John Browne who won a Minor Hardball Double medal in 1961 added a Junior Hard¬ ball Double medal in 1969. All the matches involved in these successes were nail-biting affairs with dramatic turnabouts in the course of two of them. Like good wine John appears to have improved with age as he won no less than four All-Irelands singles titles in the years 1990,1991 and 1992 thereby bringing his total of All-Ireland medals to six.

Greg Lawlor won his first All-Ireland in 1963 at the age of fourteen. Subsequently he added a further six medals, the last of which was a Senior Hardball Double medal in 1977. For a time Greg held the distinction of being our top medal winner. When in form, Greg had a devastating left hand service which made short work of the opposition. He was certainly in the mould of the old style hard¬baller relying on the big service and dead "kill".

Tom Geoghegan was a character who added colour to the handball scene. He first made his mark in the Minor Hardball Double championship in 1963 and enjoyed a consider¬able degree of success over the next nine years culminating in a Junior Hardball Double success in 1972. On top of his successes in the provincial and All-Ireland championships Tom won two All-Army hardball titles and in fact he was the reigning champion when these championships were discontinued in 1966.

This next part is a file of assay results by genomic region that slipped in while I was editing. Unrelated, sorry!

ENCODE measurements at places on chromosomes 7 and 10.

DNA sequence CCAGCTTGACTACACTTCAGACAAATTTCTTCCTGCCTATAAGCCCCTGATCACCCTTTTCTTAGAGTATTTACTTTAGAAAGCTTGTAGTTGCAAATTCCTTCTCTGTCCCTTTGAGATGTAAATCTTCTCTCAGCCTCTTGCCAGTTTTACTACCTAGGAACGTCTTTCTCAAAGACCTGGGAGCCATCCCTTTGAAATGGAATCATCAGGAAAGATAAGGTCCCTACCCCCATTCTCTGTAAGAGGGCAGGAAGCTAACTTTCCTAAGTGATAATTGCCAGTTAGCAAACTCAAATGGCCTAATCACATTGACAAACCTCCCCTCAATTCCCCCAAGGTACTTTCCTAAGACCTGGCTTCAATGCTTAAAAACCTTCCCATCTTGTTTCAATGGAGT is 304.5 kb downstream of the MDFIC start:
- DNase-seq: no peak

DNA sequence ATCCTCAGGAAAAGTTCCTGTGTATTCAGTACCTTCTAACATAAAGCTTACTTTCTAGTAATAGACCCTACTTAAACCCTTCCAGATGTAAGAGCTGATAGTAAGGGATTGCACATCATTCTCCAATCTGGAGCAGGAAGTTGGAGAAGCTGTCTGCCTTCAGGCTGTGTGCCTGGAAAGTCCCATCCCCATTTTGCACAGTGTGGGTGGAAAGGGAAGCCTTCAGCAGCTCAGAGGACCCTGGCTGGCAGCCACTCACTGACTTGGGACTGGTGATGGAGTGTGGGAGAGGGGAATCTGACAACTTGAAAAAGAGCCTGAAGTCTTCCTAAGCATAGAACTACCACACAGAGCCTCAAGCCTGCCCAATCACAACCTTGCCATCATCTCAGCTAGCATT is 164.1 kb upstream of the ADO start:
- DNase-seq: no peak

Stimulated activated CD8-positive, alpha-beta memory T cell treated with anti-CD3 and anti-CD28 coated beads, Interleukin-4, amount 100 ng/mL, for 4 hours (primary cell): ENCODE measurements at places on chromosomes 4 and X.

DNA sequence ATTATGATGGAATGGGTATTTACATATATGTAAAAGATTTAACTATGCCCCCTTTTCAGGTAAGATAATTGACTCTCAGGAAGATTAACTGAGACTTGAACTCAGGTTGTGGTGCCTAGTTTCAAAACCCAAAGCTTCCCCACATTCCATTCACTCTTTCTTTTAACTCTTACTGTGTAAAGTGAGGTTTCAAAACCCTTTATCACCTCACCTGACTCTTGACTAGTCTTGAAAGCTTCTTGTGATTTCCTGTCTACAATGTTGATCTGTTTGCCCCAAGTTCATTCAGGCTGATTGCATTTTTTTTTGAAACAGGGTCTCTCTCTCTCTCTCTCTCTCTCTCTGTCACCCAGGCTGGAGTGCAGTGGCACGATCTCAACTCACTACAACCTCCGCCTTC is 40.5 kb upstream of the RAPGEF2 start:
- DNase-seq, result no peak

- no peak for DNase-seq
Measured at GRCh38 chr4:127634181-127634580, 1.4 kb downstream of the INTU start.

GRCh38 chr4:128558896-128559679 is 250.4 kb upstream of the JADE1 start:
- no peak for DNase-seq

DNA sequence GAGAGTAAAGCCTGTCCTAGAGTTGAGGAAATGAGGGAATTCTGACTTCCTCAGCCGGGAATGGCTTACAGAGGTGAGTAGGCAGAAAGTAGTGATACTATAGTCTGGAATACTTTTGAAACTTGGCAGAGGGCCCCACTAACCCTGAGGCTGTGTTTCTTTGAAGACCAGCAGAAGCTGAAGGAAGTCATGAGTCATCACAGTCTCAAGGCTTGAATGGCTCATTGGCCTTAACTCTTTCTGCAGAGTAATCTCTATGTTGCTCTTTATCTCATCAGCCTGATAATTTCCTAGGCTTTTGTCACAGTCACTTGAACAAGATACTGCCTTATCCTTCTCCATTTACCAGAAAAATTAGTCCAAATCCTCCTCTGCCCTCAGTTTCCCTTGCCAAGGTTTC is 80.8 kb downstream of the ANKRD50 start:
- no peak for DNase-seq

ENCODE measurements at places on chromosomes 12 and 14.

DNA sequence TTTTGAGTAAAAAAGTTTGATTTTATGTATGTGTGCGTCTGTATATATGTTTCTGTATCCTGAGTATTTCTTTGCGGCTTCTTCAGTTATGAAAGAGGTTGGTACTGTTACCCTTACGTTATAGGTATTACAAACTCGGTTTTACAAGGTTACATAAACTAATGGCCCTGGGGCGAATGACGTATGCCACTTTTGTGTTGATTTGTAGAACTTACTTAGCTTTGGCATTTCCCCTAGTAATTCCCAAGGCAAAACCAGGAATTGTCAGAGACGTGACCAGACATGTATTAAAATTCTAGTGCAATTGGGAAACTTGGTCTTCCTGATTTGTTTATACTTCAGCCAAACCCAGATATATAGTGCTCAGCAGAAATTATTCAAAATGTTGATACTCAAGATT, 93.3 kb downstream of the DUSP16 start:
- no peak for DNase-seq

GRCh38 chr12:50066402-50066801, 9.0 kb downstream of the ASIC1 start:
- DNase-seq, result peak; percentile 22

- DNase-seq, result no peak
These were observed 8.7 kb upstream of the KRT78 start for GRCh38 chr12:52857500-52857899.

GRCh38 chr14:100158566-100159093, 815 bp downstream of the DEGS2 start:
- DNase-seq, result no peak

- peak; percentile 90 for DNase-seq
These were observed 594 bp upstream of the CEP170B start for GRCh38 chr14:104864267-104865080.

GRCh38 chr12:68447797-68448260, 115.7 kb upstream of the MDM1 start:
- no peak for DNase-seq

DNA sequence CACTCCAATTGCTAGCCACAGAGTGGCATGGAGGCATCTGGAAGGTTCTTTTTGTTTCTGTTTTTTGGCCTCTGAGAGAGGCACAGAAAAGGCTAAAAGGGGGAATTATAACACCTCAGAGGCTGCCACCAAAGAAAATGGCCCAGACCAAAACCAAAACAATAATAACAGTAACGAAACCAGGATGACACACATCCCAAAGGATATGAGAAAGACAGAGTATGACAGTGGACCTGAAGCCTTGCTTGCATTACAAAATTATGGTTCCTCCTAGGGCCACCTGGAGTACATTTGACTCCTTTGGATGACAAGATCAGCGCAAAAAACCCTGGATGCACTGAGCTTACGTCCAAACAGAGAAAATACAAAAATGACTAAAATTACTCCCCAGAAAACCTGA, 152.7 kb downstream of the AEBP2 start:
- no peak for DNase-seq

Anthony Campbell has All-Ireland medals to his credit in hard¬ball, 40 by 20 handball and softball. Anthony is a very strong server who is fond of the "kill" shot. He has contributed to the administration of the club over a long number of years serving also on the Management Committee. He is a hard worker who con¬tributed to a number of worthwhile improve¬ments to the ball alley including the recent putting in of a new floor in the 60 by 30 alley. In total Anthony has eight All-Ireland medals to his credit.

Ceci1 Winder was the third member of his family to win All-Ireland honours and was adept at the three forms of Handball. While not possessing the same style as Paddy and Pius he surpassed both of them in cunning and tenacity. Supporting Cecil was not good for the heart as he always seemed to be on his last legs yet more often than not he pulled out a little but extra to win. During his career he has had many fine games one which springs readily to mind was a five game match against Joey Maher of Louth in Senior Hardball Singles. While he had another great game in the local Senior Softball Singles trials against Tom O'Rourke when Cecil lost narrowly to Tom.